HLTH SC 3102 - Innovation and Entrepreneurship in Health

North Terrace Campus - Semester 1 - 2019

The human genome was sequenced over a decade ago and daily we discover the genetic causes of diseases. Medical research has excelled at identifying the causes of many diseases. Basic science has led to understanding of our battle with microbes and parasites and their means of transmission. Agricultural and nutritional sciences has given us the knowledge to substantially improve our diet. Information technology has transformed the way we communicate and organise our lives and has made information substantially easier to obtain. Improvements in communication and transportation has made us all part of the global mix and presents new challenges to health of all of us. The challenge for society now is how to use all this new information to improve our health outcomes. Many changes and improvements come not from a top down approach but rather from entrepreneurship. This course will enable students to learn how to identify opportunities to improve health care and to be innovative and entrepreneurial in proposing solutions. It will enable students to assess challenges, evaluate potential solutions, impediments to their implementation and ways and means of improving health and health care delivery.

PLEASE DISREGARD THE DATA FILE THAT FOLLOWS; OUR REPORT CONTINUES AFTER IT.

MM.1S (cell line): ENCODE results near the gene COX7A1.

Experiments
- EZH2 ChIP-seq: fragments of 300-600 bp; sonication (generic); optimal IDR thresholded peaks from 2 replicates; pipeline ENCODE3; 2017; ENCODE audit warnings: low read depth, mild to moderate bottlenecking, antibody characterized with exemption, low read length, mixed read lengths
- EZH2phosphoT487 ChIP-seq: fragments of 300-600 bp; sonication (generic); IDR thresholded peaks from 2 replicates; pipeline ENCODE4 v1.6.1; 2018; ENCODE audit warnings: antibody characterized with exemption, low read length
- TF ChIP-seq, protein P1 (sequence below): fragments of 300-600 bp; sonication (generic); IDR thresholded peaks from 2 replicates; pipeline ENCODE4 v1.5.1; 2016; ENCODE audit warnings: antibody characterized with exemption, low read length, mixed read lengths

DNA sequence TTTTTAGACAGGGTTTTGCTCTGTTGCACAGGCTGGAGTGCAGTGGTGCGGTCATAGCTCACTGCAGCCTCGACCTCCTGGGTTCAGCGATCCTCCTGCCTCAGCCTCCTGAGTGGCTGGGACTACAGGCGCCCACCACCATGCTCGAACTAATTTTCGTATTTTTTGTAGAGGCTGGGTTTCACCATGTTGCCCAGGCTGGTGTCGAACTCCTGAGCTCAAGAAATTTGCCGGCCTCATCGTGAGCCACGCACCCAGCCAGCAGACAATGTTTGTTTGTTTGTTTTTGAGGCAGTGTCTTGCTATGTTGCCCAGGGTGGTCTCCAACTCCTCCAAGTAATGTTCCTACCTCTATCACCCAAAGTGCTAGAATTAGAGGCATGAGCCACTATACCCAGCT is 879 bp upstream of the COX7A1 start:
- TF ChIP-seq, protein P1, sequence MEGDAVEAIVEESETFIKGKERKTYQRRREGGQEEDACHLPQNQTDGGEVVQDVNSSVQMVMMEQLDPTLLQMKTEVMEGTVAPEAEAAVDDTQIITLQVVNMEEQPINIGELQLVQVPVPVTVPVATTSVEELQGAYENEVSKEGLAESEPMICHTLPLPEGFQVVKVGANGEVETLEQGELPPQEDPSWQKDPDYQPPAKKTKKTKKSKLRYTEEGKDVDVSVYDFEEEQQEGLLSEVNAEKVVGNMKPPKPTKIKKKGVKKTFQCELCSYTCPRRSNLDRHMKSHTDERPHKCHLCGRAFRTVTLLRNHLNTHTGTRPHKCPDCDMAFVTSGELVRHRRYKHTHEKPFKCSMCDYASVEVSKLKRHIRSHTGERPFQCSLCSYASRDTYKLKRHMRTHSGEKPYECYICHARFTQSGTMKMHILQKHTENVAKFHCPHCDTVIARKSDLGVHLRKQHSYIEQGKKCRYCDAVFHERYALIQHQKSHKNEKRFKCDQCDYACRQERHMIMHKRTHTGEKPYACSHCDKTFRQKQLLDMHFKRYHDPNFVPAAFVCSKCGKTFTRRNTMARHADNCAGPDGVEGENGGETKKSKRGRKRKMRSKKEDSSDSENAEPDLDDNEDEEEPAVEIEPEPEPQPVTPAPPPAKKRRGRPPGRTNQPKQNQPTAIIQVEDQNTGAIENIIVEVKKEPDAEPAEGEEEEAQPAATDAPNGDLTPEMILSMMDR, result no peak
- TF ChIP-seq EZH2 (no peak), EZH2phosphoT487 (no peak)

• General Course Information
    Course Details
    Course Code HLTH SC 3102
    Course Innovation and Entrepreneurship in Health
    Coordinating Unit Medicine
    Term Semester 1
    Level Undergraduate
    Location/s North Terrace Campus
    Units 3
    Contact Up to 4 hours per week
    Available for Study Abroad and Exchange N
    Prerequisites HLTH SC 2012
    Restrictions B. Health & Medical Science (Advanced)
    Course Description The human genome was sequenced over a decade ago and daily we discover the genetic causes of diseases. Medical research has excelled at identifying the causes of many diseases. Basic science has led to understanding of our battle with microbes and parasites and their means of transmission. Agricultural and nutritional sciences has given us the knowledge to substantially improve our diet. Information technology has transformed the way we communicate and organise our lives and has made information substantially easier to obtain. Improvements in communication and transportation has made us all part of the global mix and presents new challenges to health of all of us. The challenge for society now is how to use all this new information to improve our health outcomes.

    Many changes and improvements come not from a top down approach but rather from entrepreneurship. This course will enable students to learn how to identify opportunities to improve health care and to be innovative and entrepreneurial in proposing solutions. It will enable students to assess challenges, evaluate potential solutions, impediments to their implementation and ways and means of improving health and health care delivery.